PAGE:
Oman is one of the Middle East’s lesser-explored corners, but low-key can be an advantage and, when you’re 6,000 feet above sea level in the Al Hajar Mountains it’s a given. Remote Alila Jabal Akhdar is no less luxurious or, indeed, eco friendly. Built from local stone in keeping with LEED environmental advice, with the design inspired by ancient forts and built using traditional Omani techniques. The hotel is solar powered harnessing the sun’s energy to heat water which is then recycled to irrigate the gardens.
With majestic views and rugged surroundings, the hotel is a retreat from the desert heat and while the building may be built to centuries-old techniques the interiors are twenty first century luxe, combining east and west, Arabic and European.
Is your sixth sense telling you something? Probably that you need to get to Fiji and the Six Senses resort. The stunning scenery of tropical Malolo Island is only part of it, the new resort’s eco credentials speak for themselves. As well as working to maintain the critically endangered Fijian crested iguanas, the resort runs various sustainability programmes to conserve energy and rainwater, making their own high-quality drinking water in a reverse osmosis plant and refinery, as well as growing organic produce and making use of worm-based septic tanks (m-mmm). One of the largest installation of Tesla battery packs in the Southern Hemisphere ensures the resort can remain off-grid via solar.
Of course it goes without saying that away from the worm-based septic tanks the luxury standard is impeccable. The 24 villas and suites are entirely solar powered and the restaurants and communal spaces maintain the highest standards while ensuring that South Pacific flair.
Where: Malolo Island, Fiji
Vegas isn’t a place you associate with eco anything. But the beating heart of Trumpian climate denial is also home to an unlikely eco hotel in the form of The Palazzo. Designed to LEED Silver standards, using recycled building materials and with solar heated pools, the hotel conserves enough water to provide each Nevada inhabitant with 266 glasses of water a year (no mean feat in the middle of the desert) and reportedly saves enough energy to light a 100-watt bulb for over 12,000 years.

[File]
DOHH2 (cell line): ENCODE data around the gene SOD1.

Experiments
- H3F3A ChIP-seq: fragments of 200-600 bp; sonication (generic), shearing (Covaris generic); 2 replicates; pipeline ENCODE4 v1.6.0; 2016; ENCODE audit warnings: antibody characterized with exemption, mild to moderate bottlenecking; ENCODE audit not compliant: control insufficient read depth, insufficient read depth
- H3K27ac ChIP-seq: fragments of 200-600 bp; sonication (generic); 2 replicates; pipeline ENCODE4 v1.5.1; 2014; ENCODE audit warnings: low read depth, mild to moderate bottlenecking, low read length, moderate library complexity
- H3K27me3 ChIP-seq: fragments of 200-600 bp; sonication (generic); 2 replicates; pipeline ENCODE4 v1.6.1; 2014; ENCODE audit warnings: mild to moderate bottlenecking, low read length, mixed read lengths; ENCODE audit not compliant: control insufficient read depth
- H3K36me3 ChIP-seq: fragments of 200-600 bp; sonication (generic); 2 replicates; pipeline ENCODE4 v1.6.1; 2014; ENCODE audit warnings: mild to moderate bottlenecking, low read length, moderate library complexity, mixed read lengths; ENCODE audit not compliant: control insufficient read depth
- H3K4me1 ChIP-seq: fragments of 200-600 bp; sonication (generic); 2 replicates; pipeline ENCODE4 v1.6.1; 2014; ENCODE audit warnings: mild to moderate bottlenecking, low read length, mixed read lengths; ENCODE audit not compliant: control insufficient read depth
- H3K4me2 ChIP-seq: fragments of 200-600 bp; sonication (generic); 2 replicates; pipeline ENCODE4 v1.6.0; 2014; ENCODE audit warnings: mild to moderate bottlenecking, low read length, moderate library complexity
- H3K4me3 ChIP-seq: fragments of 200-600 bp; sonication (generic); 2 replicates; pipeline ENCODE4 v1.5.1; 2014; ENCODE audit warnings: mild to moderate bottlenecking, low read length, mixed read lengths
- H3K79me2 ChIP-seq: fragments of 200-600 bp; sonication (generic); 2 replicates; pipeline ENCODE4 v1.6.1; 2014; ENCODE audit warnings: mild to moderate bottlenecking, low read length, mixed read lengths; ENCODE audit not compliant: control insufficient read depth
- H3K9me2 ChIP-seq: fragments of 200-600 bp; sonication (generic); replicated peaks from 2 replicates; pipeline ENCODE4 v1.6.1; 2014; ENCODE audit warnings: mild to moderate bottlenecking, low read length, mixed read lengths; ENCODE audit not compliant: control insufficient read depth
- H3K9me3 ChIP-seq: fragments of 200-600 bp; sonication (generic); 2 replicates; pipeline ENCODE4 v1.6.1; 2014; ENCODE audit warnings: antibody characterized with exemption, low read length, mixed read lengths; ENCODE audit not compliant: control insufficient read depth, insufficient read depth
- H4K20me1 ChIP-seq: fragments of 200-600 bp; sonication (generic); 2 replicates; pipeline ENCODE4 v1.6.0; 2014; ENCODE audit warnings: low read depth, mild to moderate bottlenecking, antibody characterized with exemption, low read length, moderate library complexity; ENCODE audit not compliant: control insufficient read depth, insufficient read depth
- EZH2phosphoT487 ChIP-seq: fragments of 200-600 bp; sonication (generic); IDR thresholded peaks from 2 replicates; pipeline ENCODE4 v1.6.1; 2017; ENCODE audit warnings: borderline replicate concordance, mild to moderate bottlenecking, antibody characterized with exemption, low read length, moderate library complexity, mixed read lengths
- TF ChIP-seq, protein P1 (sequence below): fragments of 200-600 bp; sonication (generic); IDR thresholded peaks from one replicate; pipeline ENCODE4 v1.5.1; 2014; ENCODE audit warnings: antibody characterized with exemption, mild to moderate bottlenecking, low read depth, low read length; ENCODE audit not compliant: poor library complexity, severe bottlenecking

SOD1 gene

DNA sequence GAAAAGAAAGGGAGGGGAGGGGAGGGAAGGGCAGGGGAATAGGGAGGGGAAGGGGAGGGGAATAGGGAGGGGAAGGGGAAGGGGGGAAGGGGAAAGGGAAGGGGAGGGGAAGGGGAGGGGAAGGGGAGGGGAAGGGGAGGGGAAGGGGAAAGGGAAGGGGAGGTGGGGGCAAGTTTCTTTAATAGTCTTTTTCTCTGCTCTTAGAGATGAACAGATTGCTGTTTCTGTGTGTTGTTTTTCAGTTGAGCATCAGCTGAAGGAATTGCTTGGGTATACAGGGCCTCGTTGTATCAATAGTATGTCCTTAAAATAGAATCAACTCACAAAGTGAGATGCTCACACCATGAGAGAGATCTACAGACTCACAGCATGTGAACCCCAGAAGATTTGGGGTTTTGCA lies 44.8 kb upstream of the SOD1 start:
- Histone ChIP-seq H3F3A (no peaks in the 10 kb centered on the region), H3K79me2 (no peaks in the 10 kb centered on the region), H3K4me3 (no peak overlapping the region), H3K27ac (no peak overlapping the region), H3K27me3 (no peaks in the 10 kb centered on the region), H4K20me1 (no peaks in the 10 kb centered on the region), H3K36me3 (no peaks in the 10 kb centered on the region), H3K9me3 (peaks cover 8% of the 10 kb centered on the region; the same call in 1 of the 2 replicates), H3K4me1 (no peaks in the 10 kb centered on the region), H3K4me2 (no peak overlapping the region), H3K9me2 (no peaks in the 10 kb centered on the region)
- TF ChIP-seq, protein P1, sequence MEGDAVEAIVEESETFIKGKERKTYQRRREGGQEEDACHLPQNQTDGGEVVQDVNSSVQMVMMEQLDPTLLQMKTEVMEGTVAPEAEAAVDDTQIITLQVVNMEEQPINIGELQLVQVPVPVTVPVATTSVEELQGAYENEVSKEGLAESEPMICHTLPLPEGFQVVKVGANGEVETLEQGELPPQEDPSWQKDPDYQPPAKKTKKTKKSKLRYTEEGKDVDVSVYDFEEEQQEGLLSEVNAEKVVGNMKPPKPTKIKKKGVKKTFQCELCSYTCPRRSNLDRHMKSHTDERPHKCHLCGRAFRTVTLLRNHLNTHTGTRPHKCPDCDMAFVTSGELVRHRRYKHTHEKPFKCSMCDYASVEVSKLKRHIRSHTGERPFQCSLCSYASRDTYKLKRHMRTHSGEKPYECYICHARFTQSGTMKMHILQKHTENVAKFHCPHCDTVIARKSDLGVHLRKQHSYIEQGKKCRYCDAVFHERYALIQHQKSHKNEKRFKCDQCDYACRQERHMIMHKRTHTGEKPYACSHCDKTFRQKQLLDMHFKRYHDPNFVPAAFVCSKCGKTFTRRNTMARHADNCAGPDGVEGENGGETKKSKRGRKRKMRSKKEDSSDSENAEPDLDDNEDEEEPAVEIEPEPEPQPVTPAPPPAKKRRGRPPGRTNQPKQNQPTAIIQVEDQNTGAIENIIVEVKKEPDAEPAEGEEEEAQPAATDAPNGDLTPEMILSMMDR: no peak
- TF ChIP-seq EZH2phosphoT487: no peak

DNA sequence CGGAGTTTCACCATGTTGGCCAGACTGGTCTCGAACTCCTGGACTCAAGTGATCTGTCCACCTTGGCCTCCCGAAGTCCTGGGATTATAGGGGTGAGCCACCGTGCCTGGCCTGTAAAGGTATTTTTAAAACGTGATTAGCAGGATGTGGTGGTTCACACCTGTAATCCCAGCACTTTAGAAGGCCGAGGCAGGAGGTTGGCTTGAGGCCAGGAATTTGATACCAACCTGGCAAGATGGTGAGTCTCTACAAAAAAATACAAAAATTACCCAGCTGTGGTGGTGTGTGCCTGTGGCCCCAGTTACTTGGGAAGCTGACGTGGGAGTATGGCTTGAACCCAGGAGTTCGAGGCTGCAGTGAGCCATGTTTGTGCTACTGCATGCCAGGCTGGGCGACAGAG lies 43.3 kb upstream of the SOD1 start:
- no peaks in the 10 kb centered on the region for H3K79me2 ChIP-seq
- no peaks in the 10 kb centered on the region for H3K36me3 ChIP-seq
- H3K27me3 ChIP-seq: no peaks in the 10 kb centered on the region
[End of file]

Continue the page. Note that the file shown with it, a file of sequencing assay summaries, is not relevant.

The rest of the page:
Sister to The Venetian, the hotel is no less refined. The suites and rooms are typically beautiful, ideal to slump into after a night gambling or, better, sampling the surprising array of cultural activities the desert-bound city has to offer.
Where: 3355 Las Vegas Boulevard South, Las Vegas, NV 89109, USA
Wilderness Safaris Serra Cafema could hardly be more remote. Deep within the Namibian wilderness, the camp goes to extraordinary lengths to be eco conscious and working closely with the semi-nomadic Himba community. The fully moveable hotel of eight chalets, set on elevated decks and crafted in wood, canvas and thatch are built to ensure the ongoing biodiversity protection of this unique place.
Not that there’s anything boy scout about the accommodation, which is beautiful and each unique chalet complete with bespoke furnishings and incredible views. Spend the days exploring the local habitat in the 300,000-hectare Marienfluss Conservancy, owned primarily by the Himba people, one of the last semi-nomadic peoples on the planet.
Of course, all these resorts are well and good, but if you arrive in a fleet of 4x4s or via private jet then much of the battle is lost! Sustainability can’t simply be a holiday fling but a way of life which, only naturally, you’ll want to continue when you’re on vacation.